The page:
This is the art framed by Kauffman's Art Shop that is owned by Paulette Egler, who was trying to use info about the store to find a date for the piece.
Details on artist Ernst Zimmerman from a reader
About a year and a half ago, reader Paulette Egler wrote seeking information on Kauffman’s Art Shop. She had a piece of art with the shop’s name on the back and an address of 14 N. Beaver St., York, and was trying to find an approximate date for the artwork based on that address.
Shortly thereafter, I received some great information from a number of readers. I shared some in a previous column, including fact that the painting was almost certainly done by Ernst W. Zimmerman, a noted local artist.
Reader Keith Oberdick, a collector of Zimmerman’s work, was able to provide that information and give an approximate date of Paulette’s painting as around 1920, based on when Kauffman’s was at that address, which was its second location. (It started at 6-8 N. Beaver before moving to the location on Paulette’s art, then moved again to West King Street, and finally to West Market Street.)
While that tied up the Kauffman’s piece neatly, I also received some additional information on Ernst Zimmerman himself from reader Norma J. Shue, and am finally getting to sharing it.
Norma is a native Yorker who operated Walnut Shop Antiques from 1983 until she closed the business in 2007. She wrote, “I dealt in stoneware, primitives, pewter, furniture (1750 to 1950) and local artist paintings. I was a dealer in the Hellam Antique Center, York Antique Center, Shrewsbury Antique Center and New Oxford Antique Center. I also became an appraiser of antiques in 1996 and continued that business until 2009.”
That background allowed Norma to provide some invaluable information on Paulette’s painting. Norma said she immediately recognized the photo as a Zimmerman work after having spent many years selling local paintings. Her information corroborated Keith’s regarding an approximate date. Norma noted, “Mr. Zimmerman died Oct. 26, 1944, so I assume the painting was done in his later years, but it is so typical of his paintings it could be done earlier. Many of his works came to auction unframed or in frames that were broken beyond repair, but many were in their original frames and had labels on the back from the Kauffman Art Shop.
Norma was able to share with me some information from her reference library of antiques regarding Ernst Zimmerman that I think gives a good picture of him as an artist.
She noted the following:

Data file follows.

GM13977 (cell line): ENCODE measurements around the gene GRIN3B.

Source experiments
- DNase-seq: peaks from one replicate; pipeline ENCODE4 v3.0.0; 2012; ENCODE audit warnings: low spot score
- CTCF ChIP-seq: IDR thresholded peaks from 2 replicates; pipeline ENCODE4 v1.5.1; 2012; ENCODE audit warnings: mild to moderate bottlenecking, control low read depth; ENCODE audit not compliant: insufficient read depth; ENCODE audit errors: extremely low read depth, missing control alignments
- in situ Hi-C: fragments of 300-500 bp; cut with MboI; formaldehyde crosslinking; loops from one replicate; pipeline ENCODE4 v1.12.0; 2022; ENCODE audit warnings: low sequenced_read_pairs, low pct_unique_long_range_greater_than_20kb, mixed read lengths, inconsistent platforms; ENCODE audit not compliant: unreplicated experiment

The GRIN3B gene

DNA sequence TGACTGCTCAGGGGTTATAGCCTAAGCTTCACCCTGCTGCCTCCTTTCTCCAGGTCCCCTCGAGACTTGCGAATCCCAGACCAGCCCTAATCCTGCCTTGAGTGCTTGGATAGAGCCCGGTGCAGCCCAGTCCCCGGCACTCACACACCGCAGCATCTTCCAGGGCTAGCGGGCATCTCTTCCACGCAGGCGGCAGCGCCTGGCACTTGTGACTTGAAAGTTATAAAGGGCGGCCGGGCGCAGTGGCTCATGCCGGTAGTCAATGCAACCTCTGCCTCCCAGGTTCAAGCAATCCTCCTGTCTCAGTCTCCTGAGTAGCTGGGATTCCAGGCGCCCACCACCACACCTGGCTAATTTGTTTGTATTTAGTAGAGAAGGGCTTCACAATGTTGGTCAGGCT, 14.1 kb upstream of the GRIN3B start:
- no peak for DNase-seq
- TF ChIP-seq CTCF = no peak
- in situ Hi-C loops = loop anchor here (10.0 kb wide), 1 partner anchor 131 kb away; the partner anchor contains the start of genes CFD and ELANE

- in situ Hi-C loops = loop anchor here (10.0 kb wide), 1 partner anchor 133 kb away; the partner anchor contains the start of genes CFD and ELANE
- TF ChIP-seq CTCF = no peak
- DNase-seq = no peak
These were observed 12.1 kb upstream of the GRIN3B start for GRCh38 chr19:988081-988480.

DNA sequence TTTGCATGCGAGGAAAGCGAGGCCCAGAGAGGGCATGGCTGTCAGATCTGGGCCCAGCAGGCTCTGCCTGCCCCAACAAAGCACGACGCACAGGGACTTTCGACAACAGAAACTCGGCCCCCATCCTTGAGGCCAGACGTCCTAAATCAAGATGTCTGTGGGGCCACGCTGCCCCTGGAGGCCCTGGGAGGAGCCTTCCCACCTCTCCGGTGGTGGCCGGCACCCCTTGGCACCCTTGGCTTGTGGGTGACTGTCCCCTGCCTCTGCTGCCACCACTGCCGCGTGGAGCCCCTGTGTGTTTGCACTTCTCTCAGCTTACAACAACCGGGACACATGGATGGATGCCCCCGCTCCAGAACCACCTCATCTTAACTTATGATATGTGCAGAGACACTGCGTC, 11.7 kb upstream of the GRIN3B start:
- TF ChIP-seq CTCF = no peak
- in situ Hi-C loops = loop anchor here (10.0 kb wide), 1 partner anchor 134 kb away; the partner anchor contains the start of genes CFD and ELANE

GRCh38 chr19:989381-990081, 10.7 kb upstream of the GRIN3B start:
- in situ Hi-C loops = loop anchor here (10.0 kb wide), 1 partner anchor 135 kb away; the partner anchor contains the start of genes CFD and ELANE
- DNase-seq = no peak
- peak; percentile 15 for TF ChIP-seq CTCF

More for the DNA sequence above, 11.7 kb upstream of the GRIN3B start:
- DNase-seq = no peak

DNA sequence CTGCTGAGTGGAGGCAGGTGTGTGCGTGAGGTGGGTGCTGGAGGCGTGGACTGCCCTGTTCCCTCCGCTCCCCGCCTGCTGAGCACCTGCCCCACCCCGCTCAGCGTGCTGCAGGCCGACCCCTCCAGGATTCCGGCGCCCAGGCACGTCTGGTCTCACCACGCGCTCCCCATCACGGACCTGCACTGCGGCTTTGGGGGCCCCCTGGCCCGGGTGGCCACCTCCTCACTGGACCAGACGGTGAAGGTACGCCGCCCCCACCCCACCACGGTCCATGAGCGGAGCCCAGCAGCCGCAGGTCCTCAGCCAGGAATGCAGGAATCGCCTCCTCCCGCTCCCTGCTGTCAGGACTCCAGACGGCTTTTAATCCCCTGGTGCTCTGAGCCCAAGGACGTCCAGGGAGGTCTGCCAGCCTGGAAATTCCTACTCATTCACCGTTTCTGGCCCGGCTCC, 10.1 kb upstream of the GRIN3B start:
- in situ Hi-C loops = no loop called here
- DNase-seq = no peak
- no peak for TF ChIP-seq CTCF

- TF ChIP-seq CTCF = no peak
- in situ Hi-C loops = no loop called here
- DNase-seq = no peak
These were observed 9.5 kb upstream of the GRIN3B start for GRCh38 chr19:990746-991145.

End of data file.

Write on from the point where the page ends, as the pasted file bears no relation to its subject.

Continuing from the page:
Ernst Zimmerman was born April 3, 1870, in Johnstown, and survived the Johnstown Flood in 1889. He also lived in Missouri, and moved to York in the early 1890s.
Zimmerman had no formal art training; he learned the basics of photography, retouching and painting from his father, Edward Zimmerman, and spent time working at local photography studios, including Brothers Photographic Studio and Swords Photography Studio. Norma noted that he also worked for Bramsby Pentz of the York Opera House.
In 1920, Zimmerman married Elizabeth Clara Blessing, and the two moved to 223 E. Cottage Place in York, where they lived for the rest of their married life until Zimmerman’s death from a blood clot in 1944. The couple had one son.
The York County History Center has a file on Zimmerman, Norma wrote, which includes a letter written by his wife, who was a writer and local religious columnist. Her letter says that her husband “followed no school of thought but painted beauty as he saw it in nature.” Indeed, his work – which spans watercolor, oil, mixed media and even something of a predecessor to the modern airbrush – includes many landscapes, river scenes, fruits, flowers, animals and country scenes.
Perhaps most interestingly, Norma’s research showed that Zimmerman, never a man of means, painted on anything – paper, canvas, china plates, and even window shades and paper bags. He was, unfortunately, known to be an alcoholic and would sometimes sell his work at a local bar in trade for alcohol.
Even so, his work is among the most well-known in York. He gave art lessons, Norma wrote, and many other local artists learned to work in his style. (Keith had noted this as well, saying “He would give lessons mostly to locals on Saturday mornings for 5 cents a lesson.”)
In his obituary, Norma noted, Zimmerman was described as “an artist of exceptional talent… and his pictures adorn the wall of many homes and public buildings not only in York but in many other cities.”
Norma, thank you so much for all this information and being part of what I am thinking of as my “Ask Joan Research Army,” a growing collection of people who track down and share information on all sorts of topics. I could not do this without them and I am grateful.
I, meanwhile, am on a (slow) quest to find a Zimmerman painting “in the wild.” There are a number available for purchase online at any given time, but that’s no fun; I just keep an eye out when I’m in local antique stores. (Will I buy it if I find one? Who knows, but I’ll definitely write about it!)Have questions or memories to share? Email me at firstname.lastname@example.org or write to Ask Joan, York Daily Record/Sunday News, 1891 Loucks Road, York PA 17408. We cannot accept any phone calls with questions or information.